Biological Impacts of MicroRNAs in Covid-19: Implications for Anti-Viral miRNA-Based Therapies


Mohammad Hasan Soheilifar 1 , 2 , * , Hoda Keshmiri Neghab 3 , 4 , Parviz Basiri 2

1 Department of Medical Laser, Medical Laser Research Center, Yara Institute, ACECR, Tehran, Iran

2 Research Center for Molecular Medicine, School of Medicine, Hamadan University of Medical Sciences, Hamadan, Iran

3 Department of Photo Healing and Regeneration, Medical Laser Research Center, Yara Institute, ACECR, Tehran, Iran

4 Institute of Biochemistry and Biophysics, University of Tehran, Tehran, Iran

How to Cite: Soheilifar M H , Keshmiri Neghab H , Basiri P. Biological Impacts of MicroRNAs in Covid-19: Implications for Anti-Viral miRNA-Based Therapies, Arch Clin Infect Dis. Online ahead of Print ; In Press(In Press):e104140. doi: 10.5812/archcid.104140.


Archives of Clinical Infectious Diseases: In Press (In Press); e104140
Published Online: June 9, 2020
Article Type: Letter
Received: April 25, 2020
Accepted: May 4, 2020
Uncorrected Proof scheduled for 15 (2)
Copyright © 2020, Author(s). This is an open-access article distributed under the terms of the Creative Commons Attribution-NonCommercial 4.0 International License ( which permits copy and redistribute the material just in noncommercial usages, provided the original work is properly cited.

Dear Editor,

Severe acute respiratory syndrome corona virus 2 (SARS-CoV-2) is a novel sever pathogenic coronavirus (CoVs) causing coronavirus disease 2019 (COVID-19), which has become an international concern due to the outbreak and crucial health burden worldwide. SARS-CoV-2 belongs to Coronaviridae family, which are positive single-stranded RNA and contains the largest RNA genome in viruses (1). Interestingly, miRNAs are small non-coding regulator RNAs that involved in various biologic and pathologic processes such as inflammatory responses as well as viral infection. It has been shown that miR-9, miR-98, miR-223, and miR-214 expression in CoVs-infected host cells could be changed and subsequently leads to modification in cytokines production (2). miRNA-target prediction via bioinformatics analysis revealed that miR-5197-3p could interact with SARS-CoV-2 gRNA, which could not target any genes in the human genome (3). Therefore, miRNA-based therapy could be proposed for SARS-CoV-2 treatment through the viral genome suppression. In this line, a comparative viral genome analysis showed that six host miRNAs, including let-7a, miR-101, miR-126, miR-23b, miR-378, and miR-98 might be considered as anti-viral miRNAs which could suppress SARS-CoV-2 target genes including nonstructural protein (nsp), nucleocapsid and spike glycoprotein that (4). Based on our analysis through the VIRmiRNA database, the most of virus-derived miRNAs involved in IFNβ related pathway. COVID-19 treatment with IFNβ, especially in the early stage of the disease, has a beneficial effect in patients (5). PANTHER (protein annotation through evolutionary relationship) analysis indicated that SARS-CoV-2-derived putative miRNAs might inhibit transcription factors and regulators such as STAT1 (6). Suppression of STAT1 expression as a major anti-viral mediator in the IFN signaling pathway by SARS-CoV ORF6 protein suggests that IFN treatment could be more effectiveness in COVID-19 patients (7). Zhi Liu et al., performed computational approaches demonstrated that SARS-CoV-2-derived MR-147-3p via inhibition of transmembrane protease, serine 2 (TMPRSS2) enhances the viral spike (S) priming as the predicted target of miR-4661-3p which facilitates the virus entry into the gastrointestinal tract (8). In addition, gastrointestinal symptoms are associated with poor prognosis in COVID-19 patients. Although these results are preliminary and experimental attempts are inevitable for better pre-clinical and clinical assessment of COVID-19. In summary, it can be concluded that cost and time benefits in silico analysis of virus and/or host miRNAs as well as the target genes network would be a valuable point of view to figure out the underlying molecular mechanisms of COVID-19. Moreover, virus or host genome scanning may lead to discover the promising targets in order to control viral pathogenicity with anti-viral miRNA-based therapies.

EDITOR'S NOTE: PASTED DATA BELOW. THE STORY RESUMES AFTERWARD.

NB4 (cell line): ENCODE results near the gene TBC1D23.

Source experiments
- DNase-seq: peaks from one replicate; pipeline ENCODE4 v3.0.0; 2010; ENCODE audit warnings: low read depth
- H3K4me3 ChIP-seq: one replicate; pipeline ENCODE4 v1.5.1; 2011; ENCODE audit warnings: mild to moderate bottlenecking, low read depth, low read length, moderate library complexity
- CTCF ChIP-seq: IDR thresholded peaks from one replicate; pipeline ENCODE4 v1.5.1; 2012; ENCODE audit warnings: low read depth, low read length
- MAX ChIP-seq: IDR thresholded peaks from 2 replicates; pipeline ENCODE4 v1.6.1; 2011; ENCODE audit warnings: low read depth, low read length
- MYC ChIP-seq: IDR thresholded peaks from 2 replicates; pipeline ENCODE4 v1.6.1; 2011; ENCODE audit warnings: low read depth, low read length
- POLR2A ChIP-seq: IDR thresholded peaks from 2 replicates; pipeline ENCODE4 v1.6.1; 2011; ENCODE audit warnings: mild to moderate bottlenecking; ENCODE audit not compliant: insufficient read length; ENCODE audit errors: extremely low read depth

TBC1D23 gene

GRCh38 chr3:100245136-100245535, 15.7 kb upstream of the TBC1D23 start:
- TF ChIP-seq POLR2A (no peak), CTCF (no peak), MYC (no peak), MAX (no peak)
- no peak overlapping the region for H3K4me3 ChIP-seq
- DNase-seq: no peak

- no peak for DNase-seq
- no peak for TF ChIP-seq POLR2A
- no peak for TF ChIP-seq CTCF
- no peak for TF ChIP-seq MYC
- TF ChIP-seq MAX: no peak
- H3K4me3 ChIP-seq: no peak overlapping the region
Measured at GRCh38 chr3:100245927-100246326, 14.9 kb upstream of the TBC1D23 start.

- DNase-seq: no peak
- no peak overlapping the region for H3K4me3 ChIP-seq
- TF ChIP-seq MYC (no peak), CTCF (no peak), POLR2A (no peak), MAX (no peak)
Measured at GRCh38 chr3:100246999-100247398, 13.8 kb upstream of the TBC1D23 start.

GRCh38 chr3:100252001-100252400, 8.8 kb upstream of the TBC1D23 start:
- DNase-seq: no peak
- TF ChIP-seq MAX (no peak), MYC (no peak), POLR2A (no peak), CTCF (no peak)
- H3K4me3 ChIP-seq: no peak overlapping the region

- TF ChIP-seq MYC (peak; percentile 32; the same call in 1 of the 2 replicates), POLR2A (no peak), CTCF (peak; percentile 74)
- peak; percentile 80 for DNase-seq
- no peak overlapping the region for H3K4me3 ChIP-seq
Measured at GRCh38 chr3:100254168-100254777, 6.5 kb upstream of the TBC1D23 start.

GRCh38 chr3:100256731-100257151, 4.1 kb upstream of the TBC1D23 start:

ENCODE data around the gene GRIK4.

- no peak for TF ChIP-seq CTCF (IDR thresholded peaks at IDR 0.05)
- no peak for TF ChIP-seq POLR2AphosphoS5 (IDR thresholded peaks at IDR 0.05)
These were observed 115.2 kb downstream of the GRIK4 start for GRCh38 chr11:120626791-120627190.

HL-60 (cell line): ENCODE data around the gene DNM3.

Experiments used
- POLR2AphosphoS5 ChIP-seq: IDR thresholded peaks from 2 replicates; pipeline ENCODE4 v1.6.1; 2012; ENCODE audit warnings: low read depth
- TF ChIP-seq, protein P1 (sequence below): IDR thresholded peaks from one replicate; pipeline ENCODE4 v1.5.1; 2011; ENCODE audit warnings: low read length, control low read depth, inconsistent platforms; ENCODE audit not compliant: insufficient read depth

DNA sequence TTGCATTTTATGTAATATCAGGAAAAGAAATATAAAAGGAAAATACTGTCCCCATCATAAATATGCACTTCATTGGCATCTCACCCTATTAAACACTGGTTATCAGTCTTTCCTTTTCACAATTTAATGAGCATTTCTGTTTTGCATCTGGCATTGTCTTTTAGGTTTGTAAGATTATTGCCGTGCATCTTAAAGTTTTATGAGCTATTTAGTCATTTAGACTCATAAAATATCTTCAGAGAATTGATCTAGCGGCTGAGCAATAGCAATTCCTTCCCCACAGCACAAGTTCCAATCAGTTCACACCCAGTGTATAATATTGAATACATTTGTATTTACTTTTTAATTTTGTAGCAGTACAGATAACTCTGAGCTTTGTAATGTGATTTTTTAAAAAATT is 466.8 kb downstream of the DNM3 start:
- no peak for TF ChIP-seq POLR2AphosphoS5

• 1.

    Li X, Geng M, Peng Y, Meng L, Lu S. Molecular immune pathogenesis and diagnosis of COVID-19. Journal of Pharmaceutical Analysis. 2020. doi: 10.1016/j.jpha.2020.03.001.

  • 2.

    Leon-Icaza SA, Zeng M, Rosas-Taraco AG. microRNAs in viral acute respiratory infections: immune regulation, biomarkers, therapy, and vaccines. ExRNA. 2019;1(1).

  • 3.

    Ivashchenko AT, Rakhmetullina AK, Aisina DE. How miRNAs can protect humans from coronaviruses COVID-19, SARS-CoV, and MERS-CoV. ResearchSquare. 2020.

  • 4.

    Sardar R, Satish D, Birla S, Gupta D. Comparative analyses of SAR-CoV2 genomes from different geographical locations and other coronavirus family genomes reveals unique features potentially consequential to host-virus interaction and pathogenesis. Biorxiv. 2020. doi: 10.1101/2020.03.21.001586.

  • 5.

    Sallard E, Lescure F, Yazdanpanah Y, Mentre F, Peiffer-Smadja N. Type 1 interferons as a potential treatment against COVID-19. Antiviral Research. 2020;178:104791. doi: 10.1016/j.antiviral.2020.104791.

  • 6.

    Saçar Demirci MD, Adan A. Computational analysis of microRNA-mediated interactions in SARS-CoV-2 infection. BioRxiv. 2020:2020.03.15.992438. doi: 10.1101/2020.03.15.992438.

  • 7.

    Frieman M,, Yount B,, Heise M,, Kopecky-Bromberg SA,, Palese P,, Baric RS. Severe acute respiratory syndrome coronavirus ORF6 antagonizes STAT1 function by sequestering nuclear import factors on the rough endoplasmic reticulum/Golgi membrane. J Virol. 2007;81(18):9812-24.

  • 8.

    Liu Z, Wang J, Xu Y, Guo M, Mi K, Xu R, et al. Implications of the virus-encoded miRNA and host miRNA in the pathogenicity of SARS-CoV-2. Arxiv. 2020.